EXCL Jeremy Corbyn criticised for failing to show at Labour Friends of Israel event
Jeremy Corbyn has been criticised for snubbing a Labour Friends of Israel conference reception for the first time since he became party leader.
Supporters of the group shouted "where is he" and "why isn't he here" when LFI chair Joan Ryan announced that Mr Corbyn had instead sent a statement to be read out at the event.
Ms Ryan said: "We're disappointed he couldn't be with us this evening."
Shadow Foreign Secretary Emily Thornberry, who did attend last night's gathering, claimed Mr Corbyn was not going to any receptions because he was preparing for his keynote speech to the Labour conference in Brighton today.
She said: "Just so that there's no misunderstanding, Jeremy is not attending any of these receptions this evening because he has a big speech tomorrow ... but I also know there's been a great deal of wrestling with Jeremy and Jeremy's diary to ensure he doesn't spend a whole evening going from one event to another."
However, footage emerged on Twitter of Mr Corbyn delivering a speech at a party thrown last night by Labour-supporting newspaper the Daily Mirror.
In his statement to the LFI reception, Mr Corbyn said: "The next Labour government will ensure Britain leads the way in promoting dialogue between countries and peoples so that we see real advances towards peace, security and justice in the Middle East and across the world.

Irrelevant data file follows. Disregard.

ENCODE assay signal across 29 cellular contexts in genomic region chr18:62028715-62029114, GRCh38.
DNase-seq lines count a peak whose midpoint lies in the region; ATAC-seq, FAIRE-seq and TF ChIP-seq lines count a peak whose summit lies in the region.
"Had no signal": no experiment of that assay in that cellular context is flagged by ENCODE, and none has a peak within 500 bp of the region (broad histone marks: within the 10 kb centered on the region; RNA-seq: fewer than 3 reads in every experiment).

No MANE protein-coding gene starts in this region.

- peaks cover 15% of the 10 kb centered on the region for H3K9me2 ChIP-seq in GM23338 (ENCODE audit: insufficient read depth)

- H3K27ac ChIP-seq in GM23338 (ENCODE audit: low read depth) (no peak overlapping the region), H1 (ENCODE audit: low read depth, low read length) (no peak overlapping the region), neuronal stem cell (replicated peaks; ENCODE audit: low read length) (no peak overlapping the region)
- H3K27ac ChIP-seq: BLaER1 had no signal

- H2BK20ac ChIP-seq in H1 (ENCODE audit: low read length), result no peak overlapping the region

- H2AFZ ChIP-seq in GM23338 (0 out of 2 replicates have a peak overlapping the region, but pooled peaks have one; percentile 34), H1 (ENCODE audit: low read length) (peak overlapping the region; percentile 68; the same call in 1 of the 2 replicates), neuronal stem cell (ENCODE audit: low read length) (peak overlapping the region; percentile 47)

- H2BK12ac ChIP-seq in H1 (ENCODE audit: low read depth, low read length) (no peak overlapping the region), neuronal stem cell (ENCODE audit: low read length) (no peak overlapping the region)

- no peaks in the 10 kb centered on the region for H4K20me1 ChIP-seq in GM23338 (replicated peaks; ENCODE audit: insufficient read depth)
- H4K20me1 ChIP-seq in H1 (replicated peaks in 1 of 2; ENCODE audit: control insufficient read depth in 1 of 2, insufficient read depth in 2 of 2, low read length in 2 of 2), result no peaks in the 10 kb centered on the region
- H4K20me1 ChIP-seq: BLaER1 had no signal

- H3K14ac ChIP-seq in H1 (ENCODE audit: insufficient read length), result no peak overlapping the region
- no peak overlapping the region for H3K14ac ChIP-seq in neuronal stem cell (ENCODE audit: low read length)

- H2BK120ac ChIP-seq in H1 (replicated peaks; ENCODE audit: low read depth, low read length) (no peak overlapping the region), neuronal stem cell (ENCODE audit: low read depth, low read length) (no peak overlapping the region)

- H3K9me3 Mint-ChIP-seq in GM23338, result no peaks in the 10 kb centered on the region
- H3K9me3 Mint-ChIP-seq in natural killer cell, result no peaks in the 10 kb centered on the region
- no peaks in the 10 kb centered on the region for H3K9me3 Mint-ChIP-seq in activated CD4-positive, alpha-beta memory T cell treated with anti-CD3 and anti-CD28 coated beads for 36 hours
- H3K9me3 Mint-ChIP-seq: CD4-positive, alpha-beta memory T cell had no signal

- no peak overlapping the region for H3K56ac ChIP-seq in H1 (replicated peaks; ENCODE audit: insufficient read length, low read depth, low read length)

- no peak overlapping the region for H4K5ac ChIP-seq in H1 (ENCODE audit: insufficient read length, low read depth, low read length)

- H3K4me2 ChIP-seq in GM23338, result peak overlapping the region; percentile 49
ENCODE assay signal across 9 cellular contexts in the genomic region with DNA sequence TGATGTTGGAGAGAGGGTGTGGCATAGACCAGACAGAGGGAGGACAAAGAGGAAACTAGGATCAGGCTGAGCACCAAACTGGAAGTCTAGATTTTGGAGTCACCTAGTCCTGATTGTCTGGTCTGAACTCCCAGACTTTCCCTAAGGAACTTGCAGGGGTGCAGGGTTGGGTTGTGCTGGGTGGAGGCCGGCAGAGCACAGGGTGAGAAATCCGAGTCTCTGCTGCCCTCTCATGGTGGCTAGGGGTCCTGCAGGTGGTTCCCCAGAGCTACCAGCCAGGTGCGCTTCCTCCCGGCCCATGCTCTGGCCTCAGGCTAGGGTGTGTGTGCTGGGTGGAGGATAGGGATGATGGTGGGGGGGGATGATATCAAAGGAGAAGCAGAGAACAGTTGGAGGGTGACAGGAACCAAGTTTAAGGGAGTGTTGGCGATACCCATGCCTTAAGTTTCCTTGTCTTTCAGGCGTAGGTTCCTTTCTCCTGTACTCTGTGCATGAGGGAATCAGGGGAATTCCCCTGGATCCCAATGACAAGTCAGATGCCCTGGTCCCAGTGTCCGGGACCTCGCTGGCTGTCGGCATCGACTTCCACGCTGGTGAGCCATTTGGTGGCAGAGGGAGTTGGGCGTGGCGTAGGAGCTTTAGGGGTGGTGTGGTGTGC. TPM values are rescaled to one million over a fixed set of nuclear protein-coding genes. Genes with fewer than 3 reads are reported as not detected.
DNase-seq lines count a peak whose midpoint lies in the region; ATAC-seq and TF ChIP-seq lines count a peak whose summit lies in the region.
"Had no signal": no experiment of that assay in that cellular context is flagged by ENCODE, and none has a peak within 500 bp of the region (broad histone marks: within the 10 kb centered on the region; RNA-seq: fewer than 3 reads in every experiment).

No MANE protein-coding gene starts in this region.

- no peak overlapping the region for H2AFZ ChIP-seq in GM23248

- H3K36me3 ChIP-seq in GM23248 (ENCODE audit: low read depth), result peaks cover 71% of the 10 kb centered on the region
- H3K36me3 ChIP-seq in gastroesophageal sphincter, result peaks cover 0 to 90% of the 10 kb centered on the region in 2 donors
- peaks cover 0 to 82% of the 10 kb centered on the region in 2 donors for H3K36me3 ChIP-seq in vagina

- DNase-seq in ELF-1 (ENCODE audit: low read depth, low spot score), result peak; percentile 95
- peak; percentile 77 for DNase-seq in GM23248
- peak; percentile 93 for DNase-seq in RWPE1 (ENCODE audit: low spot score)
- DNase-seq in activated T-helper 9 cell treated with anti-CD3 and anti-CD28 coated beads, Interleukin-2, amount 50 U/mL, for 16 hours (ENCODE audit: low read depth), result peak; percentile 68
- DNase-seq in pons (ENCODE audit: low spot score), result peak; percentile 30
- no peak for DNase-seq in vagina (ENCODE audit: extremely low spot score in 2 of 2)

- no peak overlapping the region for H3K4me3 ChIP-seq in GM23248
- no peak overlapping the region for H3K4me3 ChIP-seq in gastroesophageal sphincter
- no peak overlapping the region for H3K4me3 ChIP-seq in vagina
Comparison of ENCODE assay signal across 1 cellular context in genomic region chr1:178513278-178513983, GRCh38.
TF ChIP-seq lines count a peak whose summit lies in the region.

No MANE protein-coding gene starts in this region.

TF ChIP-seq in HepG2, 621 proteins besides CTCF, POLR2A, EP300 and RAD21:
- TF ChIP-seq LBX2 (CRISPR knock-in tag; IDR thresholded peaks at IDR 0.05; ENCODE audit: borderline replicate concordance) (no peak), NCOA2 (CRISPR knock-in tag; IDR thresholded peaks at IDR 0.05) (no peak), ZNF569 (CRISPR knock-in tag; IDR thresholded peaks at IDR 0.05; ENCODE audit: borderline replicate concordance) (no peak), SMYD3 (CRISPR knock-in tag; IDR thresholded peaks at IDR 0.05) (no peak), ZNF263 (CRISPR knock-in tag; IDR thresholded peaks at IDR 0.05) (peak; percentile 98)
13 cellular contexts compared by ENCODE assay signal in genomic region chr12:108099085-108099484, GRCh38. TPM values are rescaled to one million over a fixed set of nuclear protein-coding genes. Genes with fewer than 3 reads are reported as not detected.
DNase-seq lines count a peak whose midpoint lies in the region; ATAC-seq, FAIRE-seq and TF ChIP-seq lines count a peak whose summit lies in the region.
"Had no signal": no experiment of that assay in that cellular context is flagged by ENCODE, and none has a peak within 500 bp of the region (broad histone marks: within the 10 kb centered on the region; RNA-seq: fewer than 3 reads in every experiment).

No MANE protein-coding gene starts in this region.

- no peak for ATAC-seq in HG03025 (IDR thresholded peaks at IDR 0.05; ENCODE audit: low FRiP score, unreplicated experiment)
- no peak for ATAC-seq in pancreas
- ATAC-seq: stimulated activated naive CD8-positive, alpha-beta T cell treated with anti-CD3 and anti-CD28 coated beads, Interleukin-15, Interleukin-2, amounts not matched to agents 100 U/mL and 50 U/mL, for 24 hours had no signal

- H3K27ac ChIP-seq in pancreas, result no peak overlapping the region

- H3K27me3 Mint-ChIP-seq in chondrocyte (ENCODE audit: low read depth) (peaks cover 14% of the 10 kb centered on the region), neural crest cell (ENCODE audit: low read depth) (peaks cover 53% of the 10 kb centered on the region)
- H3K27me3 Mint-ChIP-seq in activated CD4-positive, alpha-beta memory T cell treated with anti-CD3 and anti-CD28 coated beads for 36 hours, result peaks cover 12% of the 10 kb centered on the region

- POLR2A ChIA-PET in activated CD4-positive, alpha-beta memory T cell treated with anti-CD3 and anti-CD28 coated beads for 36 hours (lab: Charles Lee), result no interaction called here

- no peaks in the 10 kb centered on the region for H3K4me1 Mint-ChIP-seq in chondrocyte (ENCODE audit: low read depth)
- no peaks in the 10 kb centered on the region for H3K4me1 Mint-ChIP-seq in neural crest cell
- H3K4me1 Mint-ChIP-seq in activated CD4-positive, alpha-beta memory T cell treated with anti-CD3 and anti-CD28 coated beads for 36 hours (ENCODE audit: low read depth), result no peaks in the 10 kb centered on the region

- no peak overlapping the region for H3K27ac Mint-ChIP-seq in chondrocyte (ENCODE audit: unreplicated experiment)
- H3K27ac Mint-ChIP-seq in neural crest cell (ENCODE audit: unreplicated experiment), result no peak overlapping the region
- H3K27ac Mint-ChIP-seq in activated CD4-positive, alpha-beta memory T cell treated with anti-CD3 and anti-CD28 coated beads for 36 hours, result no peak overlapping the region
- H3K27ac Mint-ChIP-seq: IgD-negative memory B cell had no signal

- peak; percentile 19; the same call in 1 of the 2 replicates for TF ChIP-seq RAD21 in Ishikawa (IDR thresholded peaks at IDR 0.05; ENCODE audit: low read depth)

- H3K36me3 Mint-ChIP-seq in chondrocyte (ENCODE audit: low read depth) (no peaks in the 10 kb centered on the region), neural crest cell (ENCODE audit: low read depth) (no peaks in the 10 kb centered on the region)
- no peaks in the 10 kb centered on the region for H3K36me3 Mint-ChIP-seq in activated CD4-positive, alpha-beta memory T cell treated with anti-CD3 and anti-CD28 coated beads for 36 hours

"Labour will continue to campaign for peace through a two-state solution, a secure Israel alongside a secure and viable Palestinian state. I look forward to working with you all to achieve that together, enjoy the rest of the reception and conference."
The latest row came against a backdrop of a fresh Labour anti-Semitism controversy.
At a fringe meeting, some delegates demanded the expulsion of the Jewish Labour Movement from the party, while one compared Zionists to the Nazis and said members should be free to ask the question "Holocaust: yes or no?"
Unite general secretary Len McCluskey, a close ally of Jeremy Corbyn, told the BBC's Newsnight that accusations of anti-Semitism were being used as a way of attacking the Labour leader.
But Emily Thornberry told the LFI reception it was "completely inappropriate for those on the fringes of the Labour party and the fringes of this conference to try to stifle that debate" on Israel's future.
Israeli ambassador to the UK Mark Regev, who faced a protest outside the event, said: "To those who called for the expulsion of Zionists from the Labour party on Sunday, I ask: would you have expelled some of Labour's greatest luminaries too? Would you have expelled Harold Wilson? Michael Foot?
"The truth is Labour has historically stood in solidarity with the Jewish people in our struggle for freedom and security, just as Labour has stood in solidarity with the Jewish people in fighting anti-Semitism. So when some talked about the Jews being the chief financiers of the slave trade, we all here tonight know that this is not criticism of the Israeli government. This is not even about the Palestinians. This is clearly just an anti-Jewish bigotry.
"Calling out anti-Semitism is not a dirty low down trick. Nor is it a smear. Calling out anti-Semitism is a fundamental duty of all of those who profess to oppose racism, intolerance and bigotry."